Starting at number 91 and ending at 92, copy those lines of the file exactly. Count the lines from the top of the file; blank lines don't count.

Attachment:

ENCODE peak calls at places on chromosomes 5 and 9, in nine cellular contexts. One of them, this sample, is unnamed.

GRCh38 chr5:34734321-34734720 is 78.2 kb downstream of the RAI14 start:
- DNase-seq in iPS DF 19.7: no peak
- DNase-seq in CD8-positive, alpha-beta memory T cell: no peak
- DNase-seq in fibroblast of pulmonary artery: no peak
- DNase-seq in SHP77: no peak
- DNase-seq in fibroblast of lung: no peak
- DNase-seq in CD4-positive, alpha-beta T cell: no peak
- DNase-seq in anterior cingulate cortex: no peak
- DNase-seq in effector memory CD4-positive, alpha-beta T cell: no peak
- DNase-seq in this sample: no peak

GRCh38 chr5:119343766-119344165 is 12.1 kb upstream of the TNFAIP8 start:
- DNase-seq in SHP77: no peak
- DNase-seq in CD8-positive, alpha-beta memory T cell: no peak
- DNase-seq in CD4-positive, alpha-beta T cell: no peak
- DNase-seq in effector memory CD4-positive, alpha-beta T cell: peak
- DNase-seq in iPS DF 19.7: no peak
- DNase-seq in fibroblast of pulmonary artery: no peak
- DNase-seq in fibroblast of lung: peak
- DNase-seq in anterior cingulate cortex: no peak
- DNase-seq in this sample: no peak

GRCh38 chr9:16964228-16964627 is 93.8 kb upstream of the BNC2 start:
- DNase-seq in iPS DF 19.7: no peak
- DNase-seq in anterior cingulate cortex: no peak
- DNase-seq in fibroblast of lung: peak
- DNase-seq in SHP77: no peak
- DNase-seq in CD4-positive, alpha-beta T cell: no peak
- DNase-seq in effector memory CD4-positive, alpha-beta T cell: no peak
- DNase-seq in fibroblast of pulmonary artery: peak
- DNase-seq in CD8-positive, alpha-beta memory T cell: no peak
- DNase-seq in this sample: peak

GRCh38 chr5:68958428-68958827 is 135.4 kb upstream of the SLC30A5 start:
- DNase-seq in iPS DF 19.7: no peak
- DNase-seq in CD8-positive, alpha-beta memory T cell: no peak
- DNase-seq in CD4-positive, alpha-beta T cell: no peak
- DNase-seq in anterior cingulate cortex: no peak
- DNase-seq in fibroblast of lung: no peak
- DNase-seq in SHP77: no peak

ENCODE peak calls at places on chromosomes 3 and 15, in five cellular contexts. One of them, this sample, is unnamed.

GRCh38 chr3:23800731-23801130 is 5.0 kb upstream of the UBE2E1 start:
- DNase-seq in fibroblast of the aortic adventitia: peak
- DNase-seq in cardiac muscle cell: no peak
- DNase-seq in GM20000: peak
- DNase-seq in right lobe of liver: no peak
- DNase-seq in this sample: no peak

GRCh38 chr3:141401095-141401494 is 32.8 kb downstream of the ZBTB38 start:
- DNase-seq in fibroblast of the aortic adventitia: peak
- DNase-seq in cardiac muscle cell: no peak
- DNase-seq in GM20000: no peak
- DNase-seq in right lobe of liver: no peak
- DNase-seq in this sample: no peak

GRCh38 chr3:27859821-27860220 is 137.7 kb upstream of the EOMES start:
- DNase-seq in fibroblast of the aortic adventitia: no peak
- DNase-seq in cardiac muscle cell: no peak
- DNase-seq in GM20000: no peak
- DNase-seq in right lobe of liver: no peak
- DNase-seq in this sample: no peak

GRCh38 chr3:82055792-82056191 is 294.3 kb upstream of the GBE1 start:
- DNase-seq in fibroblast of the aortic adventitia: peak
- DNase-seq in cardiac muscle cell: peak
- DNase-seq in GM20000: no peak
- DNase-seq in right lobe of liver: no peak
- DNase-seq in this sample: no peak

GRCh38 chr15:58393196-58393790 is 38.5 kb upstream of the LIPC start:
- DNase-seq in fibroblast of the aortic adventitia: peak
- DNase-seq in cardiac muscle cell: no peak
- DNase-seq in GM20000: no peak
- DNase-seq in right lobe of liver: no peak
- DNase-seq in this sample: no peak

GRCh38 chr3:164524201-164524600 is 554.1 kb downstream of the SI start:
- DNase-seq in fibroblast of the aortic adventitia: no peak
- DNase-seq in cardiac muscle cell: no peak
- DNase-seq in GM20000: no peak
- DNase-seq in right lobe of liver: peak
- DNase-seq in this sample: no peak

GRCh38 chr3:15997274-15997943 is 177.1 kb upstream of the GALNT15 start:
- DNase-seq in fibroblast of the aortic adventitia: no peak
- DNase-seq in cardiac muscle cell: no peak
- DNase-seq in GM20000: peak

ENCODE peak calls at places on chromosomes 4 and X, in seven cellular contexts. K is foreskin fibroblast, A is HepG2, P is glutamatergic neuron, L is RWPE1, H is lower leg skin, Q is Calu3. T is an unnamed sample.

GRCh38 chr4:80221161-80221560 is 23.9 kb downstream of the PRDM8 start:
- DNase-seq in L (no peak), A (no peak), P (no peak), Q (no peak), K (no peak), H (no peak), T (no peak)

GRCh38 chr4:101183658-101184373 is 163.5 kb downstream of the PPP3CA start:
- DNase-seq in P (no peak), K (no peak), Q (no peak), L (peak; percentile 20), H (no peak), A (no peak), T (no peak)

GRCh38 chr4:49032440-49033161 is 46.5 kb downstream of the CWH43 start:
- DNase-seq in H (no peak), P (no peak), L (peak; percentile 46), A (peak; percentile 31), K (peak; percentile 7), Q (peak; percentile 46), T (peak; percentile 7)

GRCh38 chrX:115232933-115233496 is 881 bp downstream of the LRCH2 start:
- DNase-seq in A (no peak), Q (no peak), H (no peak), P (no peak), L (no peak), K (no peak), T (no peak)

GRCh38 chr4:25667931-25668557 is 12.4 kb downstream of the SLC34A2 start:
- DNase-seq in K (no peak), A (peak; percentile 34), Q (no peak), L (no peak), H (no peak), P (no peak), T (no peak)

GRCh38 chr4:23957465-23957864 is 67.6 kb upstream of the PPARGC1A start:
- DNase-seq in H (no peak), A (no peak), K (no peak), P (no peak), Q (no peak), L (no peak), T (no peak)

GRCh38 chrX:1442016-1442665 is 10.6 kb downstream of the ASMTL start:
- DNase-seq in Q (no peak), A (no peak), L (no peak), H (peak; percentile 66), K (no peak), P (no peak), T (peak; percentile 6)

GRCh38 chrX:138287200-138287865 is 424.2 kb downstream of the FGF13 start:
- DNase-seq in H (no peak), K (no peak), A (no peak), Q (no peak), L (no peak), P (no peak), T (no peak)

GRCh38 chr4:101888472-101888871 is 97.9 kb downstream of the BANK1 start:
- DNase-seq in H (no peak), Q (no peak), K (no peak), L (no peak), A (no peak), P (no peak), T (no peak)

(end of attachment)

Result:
GRCh38 chr4:23957465-23957864 is 67.6 kb upstream of the PPARGC1A start:
- DNase-seq in H (no peak), A (no peak), K (no peak), P (no peak), Q (no peak), L (no peak), T (no peak)